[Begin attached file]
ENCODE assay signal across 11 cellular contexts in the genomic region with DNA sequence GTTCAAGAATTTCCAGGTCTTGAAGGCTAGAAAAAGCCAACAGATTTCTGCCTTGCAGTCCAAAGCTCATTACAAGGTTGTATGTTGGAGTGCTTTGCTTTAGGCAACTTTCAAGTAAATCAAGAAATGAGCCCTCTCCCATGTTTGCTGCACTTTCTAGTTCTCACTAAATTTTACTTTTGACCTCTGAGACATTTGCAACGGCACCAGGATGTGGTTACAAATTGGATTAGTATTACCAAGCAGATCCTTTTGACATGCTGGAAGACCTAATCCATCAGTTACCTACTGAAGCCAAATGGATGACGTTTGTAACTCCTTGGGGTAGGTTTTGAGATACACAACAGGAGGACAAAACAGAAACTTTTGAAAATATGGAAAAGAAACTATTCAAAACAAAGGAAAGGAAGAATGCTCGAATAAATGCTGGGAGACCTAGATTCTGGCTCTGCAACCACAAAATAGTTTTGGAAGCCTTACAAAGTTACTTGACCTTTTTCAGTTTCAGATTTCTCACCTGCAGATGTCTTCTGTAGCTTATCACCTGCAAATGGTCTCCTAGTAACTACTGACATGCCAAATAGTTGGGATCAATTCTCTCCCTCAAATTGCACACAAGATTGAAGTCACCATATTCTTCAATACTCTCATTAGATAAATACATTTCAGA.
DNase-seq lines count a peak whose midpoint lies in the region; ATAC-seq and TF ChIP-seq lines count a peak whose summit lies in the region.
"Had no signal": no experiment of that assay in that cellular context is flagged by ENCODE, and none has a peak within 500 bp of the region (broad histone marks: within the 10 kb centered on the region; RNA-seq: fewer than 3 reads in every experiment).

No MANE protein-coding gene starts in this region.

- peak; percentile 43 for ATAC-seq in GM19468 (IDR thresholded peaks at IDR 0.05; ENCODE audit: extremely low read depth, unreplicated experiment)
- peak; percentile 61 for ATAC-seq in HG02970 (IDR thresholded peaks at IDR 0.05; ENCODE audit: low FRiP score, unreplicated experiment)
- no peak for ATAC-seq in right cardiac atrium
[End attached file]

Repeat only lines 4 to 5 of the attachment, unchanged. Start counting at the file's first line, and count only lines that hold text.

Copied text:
No MANE protein-coding gene starts in this region.

- peak; percentile 43 for ATAC-seq in GM19468 (IDR thresholded peaks at IDR 0.05; ENCODE audit: extremely low read depth, unreplicated experiment)